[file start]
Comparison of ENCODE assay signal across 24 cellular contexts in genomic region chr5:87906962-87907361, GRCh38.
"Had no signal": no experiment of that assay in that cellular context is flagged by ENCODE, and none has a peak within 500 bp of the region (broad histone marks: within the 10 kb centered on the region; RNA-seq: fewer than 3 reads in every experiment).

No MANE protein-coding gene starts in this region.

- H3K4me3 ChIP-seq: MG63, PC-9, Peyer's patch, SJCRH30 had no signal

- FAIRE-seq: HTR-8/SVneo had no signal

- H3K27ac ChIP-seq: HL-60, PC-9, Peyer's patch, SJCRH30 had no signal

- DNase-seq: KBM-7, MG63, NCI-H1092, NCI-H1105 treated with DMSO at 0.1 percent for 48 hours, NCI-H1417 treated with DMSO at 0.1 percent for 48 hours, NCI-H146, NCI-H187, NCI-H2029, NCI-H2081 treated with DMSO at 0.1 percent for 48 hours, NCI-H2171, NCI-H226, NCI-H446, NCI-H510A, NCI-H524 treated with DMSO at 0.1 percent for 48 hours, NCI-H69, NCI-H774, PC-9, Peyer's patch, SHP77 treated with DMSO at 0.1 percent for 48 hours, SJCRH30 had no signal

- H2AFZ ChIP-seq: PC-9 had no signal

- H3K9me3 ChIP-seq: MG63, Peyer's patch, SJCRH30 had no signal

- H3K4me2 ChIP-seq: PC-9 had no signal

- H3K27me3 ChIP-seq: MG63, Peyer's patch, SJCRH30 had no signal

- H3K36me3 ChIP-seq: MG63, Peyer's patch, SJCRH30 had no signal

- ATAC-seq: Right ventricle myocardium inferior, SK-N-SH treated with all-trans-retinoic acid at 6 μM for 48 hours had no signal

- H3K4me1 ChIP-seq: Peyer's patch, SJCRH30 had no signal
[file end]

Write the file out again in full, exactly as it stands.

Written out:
Comparison of ENCODE assay signal across 24 cellular contexts in genomic region chr5:87906962-87907361, GRCh38.
"Had no signal": no experiment of that assay in that cellular context is flagged by ENCODE, and none has a peak within 500 bp of the region (broad histone marks: within the 10 kb centered on the region; RNA-seq: fewer than 3 reads in every experiment).

No MANE protein-coding gene starts in this region.

- H3K4me3 ChIP-seq: MG63, PC-9, Peyer's patch, SJCRH30 had no signal

- FAIRE-seq: HTR-8/SVneo had no signal

- H3K27ac ChIP-seq: HL-60, PC-9, Peyer's patch, SJCRH30 had no signal

- DNase-seq: KBM-7, MG63, NCI-H1092, NCI-H1105 treated with DMSO at 0.1 percent for 48 hours, NCI-H1417 treated with DMSO at 0.1 percent for 48 hours, NCI-H146, NCI-H187, NCI-H2029, NCI-H2081 treated with DMSO at 0.1 percent for 48 hours, NCI-H2171, NCI-H226, NCI-H446, NCI-H510A, NCI-H524 treated with DMSO at 0.1 percent for 48 hours, NCI-H69, NCI-H774, PC-9, Peyer's patch, SHP77 treated with DMSO at 0.1 percent for 48 hours, SJCRH30 had no signal

- H2AFZ ChIP-seq: PC-9 had no signal

- H3K9me3 ChIP-seq: MG63, Peyer's patch, SJCRH30 had no signal

- H3K4me2 ChIP-seq: PC-9 had no signal

- H3K27me3 ChIP-seq: MG63, Peyer's patch, SJCRH30 had no signal

- H3K36me3 ChIP-seq: MG63, Peyer's patch, SJCRH30 had no signal

- ATAC-seq: Right ventricle myocardium inferior, SK-N-SH treated with all-trans-retinoic acid at 6 μM for 48 hours had no signal

- H3K4me1 ChIP-seq: Peyer's patch, SJCRH30 had no signal